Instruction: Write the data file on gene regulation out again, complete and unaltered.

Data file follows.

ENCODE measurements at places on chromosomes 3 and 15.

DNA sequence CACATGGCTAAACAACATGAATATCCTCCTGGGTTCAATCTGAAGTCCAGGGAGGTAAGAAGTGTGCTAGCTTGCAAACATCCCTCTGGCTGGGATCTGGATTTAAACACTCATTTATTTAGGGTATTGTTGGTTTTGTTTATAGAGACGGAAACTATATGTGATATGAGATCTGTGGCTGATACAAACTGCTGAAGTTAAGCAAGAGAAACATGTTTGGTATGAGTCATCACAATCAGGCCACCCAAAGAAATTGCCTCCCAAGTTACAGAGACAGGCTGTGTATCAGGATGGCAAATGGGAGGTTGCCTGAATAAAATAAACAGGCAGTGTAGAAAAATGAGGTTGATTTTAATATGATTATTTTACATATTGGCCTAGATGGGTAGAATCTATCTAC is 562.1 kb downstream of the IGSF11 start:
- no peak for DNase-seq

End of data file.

ENCODE measurements at places on chromosomes 3 and 15.

DNA sequence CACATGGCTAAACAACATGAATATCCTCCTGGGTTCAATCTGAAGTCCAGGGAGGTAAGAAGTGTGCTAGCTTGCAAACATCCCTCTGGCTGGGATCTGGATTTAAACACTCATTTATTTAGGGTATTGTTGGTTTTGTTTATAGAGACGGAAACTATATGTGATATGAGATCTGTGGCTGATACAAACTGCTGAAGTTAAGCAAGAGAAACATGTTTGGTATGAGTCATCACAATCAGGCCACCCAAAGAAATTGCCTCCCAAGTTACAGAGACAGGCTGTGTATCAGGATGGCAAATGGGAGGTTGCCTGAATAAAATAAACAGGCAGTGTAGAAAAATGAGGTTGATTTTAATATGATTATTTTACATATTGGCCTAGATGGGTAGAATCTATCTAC is 562.1 kb downstream of the IGSF11 start:
- no peak for DNase-seq